Al Qaeda-linked militants free 2 Filipino hostages
Manila: Abu Sayyaf gunmen have freed two Filipino members of a Jordanian TV journalist's crew who were kidnapped by the al Qaeda-linked militants last year as they set out to interview the extremists in their jungle lairs in the southern Philippines, police said on Sunday.
Policemen found frail-looking cameraman Ramel Vela and audio technician Roland Letriro late yesterday and brought them to a hospital in southern Sulu province, where they were kidnapped in June along with Jordanian Baker Abdulla Atyani, provincial police chief Senior Superintendent Antonio Freyra said. Atyani is believed to still be held by the gunmen.
"They really lost weight because they were constantly under stress each day," Freyra told The Associated Press.
A still-unspecified amount was paid to secure the freedom of the two captives, according to three security officials who have been closely monitoring the kidnappings.
The three spoke on condition of anonymity because they were not authorized to talk to reporters.
Military officials have said Abu Sayyaf militants have demanded USD 3.1 million for the release of Atyani and his two crew members.
Hundreds of rebels of the Moro National Liberation Front, which signed a 1996 autonomy deal with the government, have also been negotiating with the Abu Sayyaf for the release of Atyani and other foreign hostages, including two European bird watchers who were abducted last year.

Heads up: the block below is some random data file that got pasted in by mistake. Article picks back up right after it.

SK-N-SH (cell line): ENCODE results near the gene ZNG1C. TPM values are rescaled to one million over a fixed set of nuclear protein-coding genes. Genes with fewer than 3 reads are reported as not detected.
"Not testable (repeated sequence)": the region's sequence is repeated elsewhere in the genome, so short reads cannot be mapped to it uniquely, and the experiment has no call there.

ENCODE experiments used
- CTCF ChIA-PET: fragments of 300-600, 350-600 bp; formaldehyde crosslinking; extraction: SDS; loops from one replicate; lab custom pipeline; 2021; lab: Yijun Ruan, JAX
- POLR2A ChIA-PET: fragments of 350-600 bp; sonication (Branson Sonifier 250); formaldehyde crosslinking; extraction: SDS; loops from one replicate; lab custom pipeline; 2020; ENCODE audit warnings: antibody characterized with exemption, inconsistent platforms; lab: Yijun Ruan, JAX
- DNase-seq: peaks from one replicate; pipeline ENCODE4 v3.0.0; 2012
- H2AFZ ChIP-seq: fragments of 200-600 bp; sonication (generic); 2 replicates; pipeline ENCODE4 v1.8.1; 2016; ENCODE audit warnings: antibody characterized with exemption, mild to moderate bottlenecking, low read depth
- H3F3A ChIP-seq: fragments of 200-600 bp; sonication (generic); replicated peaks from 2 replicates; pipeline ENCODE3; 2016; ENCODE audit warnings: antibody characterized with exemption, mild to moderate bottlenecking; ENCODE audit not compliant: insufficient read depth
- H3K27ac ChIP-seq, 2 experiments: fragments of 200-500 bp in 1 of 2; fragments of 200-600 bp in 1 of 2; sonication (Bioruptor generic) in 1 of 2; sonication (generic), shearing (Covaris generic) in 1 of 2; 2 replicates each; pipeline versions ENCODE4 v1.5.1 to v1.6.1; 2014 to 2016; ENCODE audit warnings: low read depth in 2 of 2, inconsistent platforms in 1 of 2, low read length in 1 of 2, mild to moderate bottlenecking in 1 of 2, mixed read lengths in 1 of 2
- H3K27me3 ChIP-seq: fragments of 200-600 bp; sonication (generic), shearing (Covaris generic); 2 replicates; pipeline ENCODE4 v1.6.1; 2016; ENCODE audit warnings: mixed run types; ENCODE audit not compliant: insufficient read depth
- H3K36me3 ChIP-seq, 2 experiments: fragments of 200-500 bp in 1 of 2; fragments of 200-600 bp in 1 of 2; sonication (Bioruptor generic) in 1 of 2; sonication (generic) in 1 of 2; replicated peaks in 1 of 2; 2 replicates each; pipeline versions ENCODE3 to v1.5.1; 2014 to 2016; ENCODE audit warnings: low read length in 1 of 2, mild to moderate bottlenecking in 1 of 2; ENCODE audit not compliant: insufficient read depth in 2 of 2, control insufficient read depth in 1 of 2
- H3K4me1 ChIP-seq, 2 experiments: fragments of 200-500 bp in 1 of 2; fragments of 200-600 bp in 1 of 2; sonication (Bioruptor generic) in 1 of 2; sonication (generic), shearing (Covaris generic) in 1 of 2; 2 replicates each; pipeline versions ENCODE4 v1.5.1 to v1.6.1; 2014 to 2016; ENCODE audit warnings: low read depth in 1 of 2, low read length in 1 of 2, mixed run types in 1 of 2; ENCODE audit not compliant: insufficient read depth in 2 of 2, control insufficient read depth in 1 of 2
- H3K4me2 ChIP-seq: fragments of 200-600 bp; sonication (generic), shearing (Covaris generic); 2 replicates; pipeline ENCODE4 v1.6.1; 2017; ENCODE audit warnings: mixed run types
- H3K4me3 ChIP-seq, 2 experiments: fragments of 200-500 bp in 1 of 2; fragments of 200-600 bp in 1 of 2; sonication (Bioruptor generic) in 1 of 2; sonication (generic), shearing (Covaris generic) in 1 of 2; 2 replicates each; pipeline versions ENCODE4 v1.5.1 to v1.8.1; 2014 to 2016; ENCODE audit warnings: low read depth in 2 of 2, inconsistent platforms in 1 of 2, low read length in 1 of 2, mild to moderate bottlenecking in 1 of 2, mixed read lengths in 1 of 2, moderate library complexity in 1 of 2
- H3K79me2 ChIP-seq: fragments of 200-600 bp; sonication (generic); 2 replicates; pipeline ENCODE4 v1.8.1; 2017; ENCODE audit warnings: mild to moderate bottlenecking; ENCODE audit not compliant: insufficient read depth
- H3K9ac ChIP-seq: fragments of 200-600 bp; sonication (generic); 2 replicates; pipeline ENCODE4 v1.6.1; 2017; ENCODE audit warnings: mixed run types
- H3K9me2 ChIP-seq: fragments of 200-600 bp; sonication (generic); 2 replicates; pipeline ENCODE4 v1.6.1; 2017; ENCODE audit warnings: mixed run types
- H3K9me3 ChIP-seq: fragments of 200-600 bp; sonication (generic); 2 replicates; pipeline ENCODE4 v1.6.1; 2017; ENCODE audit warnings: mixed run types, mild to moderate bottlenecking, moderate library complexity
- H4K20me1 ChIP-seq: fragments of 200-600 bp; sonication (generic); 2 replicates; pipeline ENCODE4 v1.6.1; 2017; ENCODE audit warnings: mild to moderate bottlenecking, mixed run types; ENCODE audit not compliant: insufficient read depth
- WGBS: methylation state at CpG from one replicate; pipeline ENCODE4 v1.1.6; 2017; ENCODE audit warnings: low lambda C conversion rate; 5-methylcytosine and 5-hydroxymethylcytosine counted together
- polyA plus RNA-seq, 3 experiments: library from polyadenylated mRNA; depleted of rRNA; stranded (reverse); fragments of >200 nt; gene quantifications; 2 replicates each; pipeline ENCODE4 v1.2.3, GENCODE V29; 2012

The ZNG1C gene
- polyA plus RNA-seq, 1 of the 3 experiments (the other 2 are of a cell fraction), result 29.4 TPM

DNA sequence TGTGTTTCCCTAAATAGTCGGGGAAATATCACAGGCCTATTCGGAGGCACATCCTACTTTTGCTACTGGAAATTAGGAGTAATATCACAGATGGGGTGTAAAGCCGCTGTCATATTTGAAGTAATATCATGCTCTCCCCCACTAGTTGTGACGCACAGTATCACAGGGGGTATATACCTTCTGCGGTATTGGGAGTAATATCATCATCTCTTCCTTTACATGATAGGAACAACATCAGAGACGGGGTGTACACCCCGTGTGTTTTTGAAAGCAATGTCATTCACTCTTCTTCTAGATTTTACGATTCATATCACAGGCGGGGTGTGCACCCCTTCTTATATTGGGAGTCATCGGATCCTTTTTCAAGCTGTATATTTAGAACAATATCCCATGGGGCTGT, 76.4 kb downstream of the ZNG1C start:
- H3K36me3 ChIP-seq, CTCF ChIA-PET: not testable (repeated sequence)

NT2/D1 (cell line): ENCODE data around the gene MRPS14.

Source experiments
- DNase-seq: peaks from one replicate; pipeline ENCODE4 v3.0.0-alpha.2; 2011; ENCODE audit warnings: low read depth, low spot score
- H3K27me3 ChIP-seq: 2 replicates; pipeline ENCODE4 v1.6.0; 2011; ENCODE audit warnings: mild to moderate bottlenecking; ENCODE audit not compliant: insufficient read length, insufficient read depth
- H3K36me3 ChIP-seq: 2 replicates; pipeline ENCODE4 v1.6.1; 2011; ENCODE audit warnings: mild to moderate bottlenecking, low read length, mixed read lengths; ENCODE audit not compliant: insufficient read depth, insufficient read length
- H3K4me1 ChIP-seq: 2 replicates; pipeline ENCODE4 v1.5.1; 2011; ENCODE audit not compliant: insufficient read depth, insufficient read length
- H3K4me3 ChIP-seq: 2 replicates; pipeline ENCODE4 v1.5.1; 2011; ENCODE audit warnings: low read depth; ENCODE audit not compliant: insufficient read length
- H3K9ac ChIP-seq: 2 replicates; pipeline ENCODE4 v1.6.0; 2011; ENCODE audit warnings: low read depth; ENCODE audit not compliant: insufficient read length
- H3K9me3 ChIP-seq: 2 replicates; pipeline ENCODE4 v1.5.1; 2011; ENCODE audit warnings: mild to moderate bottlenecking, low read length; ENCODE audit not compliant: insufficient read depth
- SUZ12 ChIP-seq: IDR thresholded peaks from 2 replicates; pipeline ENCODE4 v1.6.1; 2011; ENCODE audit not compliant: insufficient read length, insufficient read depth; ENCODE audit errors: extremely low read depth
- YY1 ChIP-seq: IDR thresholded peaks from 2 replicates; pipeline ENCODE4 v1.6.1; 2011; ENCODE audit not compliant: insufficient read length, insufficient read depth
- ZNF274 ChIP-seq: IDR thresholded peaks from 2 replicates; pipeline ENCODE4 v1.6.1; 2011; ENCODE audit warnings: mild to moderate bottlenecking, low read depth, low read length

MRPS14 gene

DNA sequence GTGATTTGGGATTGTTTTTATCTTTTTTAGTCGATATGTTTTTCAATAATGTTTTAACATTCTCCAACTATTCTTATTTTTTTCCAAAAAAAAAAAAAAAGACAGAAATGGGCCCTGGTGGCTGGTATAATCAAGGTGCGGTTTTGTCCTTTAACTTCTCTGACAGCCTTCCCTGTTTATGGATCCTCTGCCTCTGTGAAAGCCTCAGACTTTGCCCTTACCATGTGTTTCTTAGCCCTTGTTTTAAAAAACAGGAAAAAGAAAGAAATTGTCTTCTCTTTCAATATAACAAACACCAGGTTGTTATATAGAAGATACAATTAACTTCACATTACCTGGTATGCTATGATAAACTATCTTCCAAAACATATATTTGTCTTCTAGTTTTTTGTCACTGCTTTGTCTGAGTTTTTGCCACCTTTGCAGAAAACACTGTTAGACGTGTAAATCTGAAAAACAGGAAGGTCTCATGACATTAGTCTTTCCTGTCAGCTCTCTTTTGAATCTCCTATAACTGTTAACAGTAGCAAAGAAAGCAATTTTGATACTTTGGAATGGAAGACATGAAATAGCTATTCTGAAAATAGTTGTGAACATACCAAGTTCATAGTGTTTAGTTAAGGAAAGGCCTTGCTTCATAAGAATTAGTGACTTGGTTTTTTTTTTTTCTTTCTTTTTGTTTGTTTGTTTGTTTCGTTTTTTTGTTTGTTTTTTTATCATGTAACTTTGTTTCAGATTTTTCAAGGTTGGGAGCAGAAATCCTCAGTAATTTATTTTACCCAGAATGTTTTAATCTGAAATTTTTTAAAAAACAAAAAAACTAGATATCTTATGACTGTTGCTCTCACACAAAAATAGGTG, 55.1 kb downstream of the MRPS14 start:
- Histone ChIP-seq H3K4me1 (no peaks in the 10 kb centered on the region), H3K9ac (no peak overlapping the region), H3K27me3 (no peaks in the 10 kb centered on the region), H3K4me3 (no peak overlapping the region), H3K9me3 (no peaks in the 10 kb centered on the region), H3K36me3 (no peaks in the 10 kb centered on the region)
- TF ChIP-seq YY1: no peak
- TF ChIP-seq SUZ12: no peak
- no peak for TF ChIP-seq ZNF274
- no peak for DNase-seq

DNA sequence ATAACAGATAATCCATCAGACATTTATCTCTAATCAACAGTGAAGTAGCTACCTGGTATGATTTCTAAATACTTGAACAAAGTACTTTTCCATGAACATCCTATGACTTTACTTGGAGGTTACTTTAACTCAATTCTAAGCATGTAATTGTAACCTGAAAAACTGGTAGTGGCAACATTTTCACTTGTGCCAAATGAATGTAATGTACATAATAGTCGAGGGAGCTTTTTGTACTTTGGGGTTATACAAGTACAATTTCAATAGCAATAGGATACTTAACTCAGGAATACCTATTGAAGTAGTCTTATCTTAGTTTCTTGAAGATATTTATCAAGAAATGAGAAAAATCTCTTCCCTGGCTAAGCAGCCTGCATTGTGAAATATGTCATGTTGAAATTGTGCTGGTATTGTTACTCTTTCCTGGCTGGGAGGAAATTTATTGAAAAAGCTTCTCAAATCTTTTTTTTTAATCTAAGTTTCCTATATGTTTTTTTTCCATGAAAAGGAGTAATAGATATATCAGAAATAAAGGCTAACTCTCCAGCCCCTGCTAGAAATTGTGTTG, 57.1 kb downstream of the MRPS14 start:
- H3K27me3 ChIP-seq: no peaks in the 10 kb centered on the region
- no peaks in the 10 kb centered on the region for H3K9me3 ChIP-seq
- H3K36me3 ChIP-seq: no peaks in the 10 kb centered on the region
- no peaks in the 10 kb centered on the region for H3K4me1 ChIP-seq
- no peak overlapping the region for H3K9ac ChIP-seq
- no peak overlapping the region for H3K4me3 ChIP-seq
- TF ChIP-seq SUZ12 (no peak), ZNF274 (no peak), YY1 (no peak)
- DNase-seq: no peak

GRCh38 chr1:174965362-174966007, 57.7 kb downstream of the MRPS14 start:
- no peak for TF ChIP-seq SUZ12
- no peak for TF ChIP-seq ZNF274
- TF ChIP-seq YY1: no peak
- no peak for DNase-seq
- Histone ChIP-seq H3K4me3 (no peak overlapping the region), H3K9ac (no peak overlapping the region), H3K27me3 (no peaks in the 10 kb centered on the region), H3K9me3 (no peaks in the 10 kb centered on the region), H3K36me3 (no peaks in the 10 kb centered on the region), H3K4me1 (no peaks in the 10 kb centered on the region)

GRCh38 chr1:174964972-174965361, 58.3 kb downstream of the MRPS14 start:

Moro commander Khabir Malik said his group had taken the initiative to seek the freedom of the hostages to help the government clean up the image of Sulu, a predominantly Muslim province where the Abu Sayyaf has carried out deadly bombings, kidnappings for ransom and beheadings, primarily in the early 2000s.
US-backed military offensives have crippled the Abu Sayyaf in recent years, but it remains a national security threat. Washington has listed the group as a terrorist organization.
Malik said last week that he met with an Abu Sayyaf commander, Jul-Asman Sawadjaan, to seek the release of Atyani and his two crew members, who were believed being held in the jungles of Sulu's mountainous Patikul town. But the extremists did not show any sign that they would free their captives soon, Malik said.
Malik had suggested that his armed group could consider other options including a rescue to secure the captives' freedom from the smaller Abu Sayyaf group.